June 8, 2010

Your Words Are Powerful

Where do our words come from? Several years ago, ASTD reported that the number one course content sought by CEOs in America is Communication Skills. Their common request is, "Help my workforce communicate more effectively!".

What can go wrong when we communicate? Why are dollars spent on improving communication skills on the job? Here is why we need communication skills training:
- We speak without thinking how our message will be received.
- We fail to empathically listen to the other person's issue or dilemma.
- We speak to them from our own belief system and our own values.
- We, naively, believe everyone sees things as we see them.
- We are careless (or stupid) in the words we select to convey our message.
- We do not think the tone of our voice matters. Ha! It is huge!

And what are the results we get as careless communicators? We are ineffective, at best. We are damaging, at worst.
- We fail to be helpful when we think we are.
- We drive hard to deliver what we want.
- We present our arrogance for all to see. (It is like being proud of the spinach in your teeth!)
- We cave in. We capitulate. We pout. We become silent. (Highly ineffective communication!)

So, what should be taught in communication skills for building effective relationships? These are the concepts that need to be learned:
  1. Determine clearly what the message is that you wish to send before you speak. Ask yourself, "What is my intent? What do I really, really want to accomplish?"
  2. Be clear and concise as you speak. Use words that convey exactly what you mean. The term for careful word selection is wordsmith! It is true! Triple your current vocabulary! Choose your words.
  3. Speak with empathy. Ask yourself, "What is the other person feeling right now?" You do not have to be mushy at work, but you do have to care about the other.
  4. Quit obsessing with yourself. Craft your message for the other person to receive. Ask yourself, "What do they need to hear?" "Want to hear?" "Must hear?"
  5. Use caution with your body language. Rolling your eyes, a disgusted look, smirking, condensations...all send your message, too!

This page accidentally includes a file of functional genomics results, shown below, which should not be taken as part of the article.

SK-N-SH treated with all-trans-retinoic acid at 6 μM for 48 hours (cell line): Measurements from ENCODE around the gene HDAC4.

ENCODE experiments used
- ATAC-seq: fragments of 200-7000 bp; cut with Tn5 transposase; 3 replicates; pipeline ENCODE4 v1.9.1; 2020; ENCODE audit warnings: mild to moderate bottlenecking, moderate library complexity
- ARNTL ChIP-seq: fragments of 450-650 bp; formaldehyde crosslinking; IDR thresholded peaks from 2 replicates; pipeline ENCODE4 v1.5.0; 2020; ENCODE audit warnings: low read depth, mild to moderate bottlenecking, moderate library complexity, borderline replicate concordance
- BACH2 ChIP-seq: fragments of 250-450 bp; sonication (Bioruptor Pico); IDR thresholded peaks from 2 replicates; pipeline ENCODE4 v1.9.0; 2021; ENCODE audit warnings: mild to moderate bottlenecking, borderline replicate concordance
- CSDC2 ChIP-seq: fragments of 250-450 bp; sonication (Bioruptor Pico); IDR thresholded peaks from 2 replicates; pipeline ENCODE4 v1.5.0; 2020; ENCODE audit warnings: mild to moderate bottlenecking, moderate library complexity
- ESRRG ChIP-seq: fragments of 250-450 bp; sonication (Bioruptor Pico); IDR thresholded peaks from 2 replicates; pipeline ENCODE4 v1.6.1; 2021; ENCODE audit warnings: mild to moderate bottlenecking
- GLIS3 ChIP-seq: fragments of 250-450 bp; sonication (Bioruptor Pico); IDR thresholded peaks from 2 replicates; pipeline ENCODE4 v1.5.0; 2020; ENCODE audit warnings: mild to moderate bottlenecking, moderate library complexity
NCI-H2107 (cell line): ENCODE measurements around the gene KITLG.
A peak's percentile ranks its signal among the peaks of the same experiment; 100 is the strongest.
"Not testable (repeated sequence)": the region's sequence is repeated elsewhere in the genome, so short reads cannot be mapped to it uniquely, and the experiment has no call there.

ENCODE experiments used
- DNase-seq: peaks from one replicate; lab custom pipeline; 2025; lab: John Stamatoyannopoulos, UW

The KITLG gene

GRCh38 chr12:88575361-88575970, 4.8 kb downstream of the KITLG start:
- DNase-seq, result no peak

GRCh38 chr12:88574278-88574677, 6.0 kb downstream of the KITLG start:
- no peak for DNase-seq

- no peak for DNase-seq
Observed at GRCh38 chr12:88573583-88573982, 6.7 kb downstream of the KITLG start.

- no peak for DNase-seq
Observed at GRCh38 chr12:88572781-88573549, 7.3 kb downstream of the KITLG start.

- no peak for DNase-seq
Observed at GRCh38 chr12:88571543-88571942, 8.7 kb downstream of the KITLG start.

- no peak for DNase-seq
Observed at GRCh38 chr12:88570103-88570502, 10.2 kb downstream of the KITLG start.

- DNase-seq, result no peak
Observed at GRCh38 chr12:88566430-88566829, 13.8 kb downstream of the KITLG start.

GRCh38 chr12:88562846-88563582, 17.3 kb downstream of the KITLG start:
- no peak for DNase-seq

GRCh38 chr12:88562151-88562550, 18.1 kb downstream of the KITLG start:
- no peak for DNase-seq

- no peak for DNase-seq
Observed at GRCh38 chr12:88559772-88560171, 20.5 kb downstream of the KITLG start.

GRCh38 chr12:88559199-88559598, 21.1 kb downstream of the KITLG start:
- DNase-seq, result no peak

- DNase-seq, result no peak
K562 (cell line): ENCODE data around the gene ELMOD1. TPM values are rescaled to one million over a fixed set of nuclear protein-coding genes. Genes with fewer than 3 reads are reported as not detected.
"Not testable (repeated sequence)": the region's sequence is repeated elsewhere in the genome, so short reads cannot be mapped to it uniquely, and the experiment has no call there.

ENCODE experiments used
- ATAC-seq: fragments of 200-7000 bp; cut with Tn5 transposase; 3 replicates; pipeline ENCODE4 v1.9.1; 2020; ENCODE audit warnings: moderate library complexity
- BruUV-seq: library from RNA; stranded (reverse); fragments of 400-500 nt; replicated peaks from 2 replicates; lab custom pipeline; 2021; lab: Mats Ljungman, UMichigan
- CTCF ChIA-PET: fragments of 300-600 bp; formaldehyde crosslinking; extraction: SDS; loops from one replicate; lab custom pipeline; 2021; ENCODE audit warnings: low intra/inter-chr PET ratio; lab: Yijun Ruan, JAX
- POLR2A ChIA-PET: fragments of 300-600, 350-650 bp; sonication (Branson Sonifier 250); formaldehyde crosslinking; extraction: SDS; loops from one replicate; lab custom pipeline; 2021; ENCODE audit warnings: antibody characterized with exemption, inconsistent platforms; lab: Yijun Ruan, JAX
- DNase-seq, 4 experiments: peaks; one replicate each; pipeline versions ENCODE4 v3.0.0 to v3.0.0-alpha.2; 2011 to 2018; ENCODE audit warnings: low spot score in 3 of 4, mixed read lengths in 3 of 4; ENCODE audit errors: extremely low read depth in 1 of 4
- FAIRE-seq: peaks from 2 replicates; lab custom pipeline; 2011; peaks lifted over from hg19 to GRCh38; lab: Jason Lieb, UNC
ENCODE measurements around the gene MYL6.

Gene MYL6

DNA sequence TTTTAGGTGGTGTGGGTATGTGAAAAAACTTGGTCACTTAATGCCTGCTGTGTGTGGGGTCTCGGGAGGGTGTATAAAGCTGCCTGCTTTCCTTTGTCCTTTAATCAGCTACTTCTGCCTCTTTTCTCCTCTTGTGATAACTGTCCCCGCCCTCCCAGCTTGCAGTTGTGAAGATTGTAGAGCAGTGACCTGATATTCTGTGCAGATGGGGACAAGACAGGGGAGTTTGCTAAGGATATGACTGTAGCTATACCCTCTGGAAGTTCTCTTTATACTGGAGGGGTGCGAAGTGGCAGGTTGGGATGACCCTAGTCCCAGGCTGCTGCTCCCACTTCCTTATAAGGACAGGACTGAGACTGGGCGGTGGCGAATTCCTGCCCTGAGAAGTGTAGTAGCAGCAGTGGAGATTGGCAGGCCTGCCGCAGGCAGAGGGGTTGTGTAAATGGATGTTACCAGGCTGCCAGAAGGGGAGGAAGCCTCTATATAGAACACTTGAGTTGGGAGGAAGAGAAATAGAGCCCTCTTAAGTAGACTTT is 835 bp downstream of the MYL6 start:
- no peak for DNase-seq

6. The tone of your voice reveals your true intent also. Do not break someone's heart because you were too harsh....or because you delivered with a ridiculing tone of voice.
  7. Your heart should be set on win-win. "How can I get what I want and help her get what she wants?" Do not talk it if you can not walk it. Words are cheap.
People get hurt everyday, everywhere - on the job, within families, in neighborhoods and yes, among those who are looking for jobs. Most of it is caused by: ridiculous expectations, thoughtless words, jealousy, or self-absorption (narcissism). I would suggest you consider the following:
- Be considerate of the other person. Walk in his/her shoes! Wear her stress.
- Determine how your communication can build up - not tear down.
- Walk your talk. Enough of the theoretical. Let us see your results. People will cut us a lot of slack when we make mistakes, if they trust us.
- Be creative in fixing things. "I can not do anything about it," is normally a cop-out. We usually can make a difference if we try.
- Seek help to communicate more clearly and concisely. Make an effort.
- Build your vocabulary. Select the right words. No need to be wordy; just be clear.
- Recognize that even hard conversations can be handled in a productive way.

I also recommend reading Crucial Conversations by Patterson, Grenny, McMillan, Switzler. There are times when difficult topics must be discussed. How do you do it? Do you say nothing for fear of offending? Do you blurt out the tough words? This book was insightful. It reminded me that we must keep trying to make a positive difference every day. The key is to focus on our intent. Then deliver our message.

So, in summation, words are powerful. Which ones do you choose and how do you deliver them?

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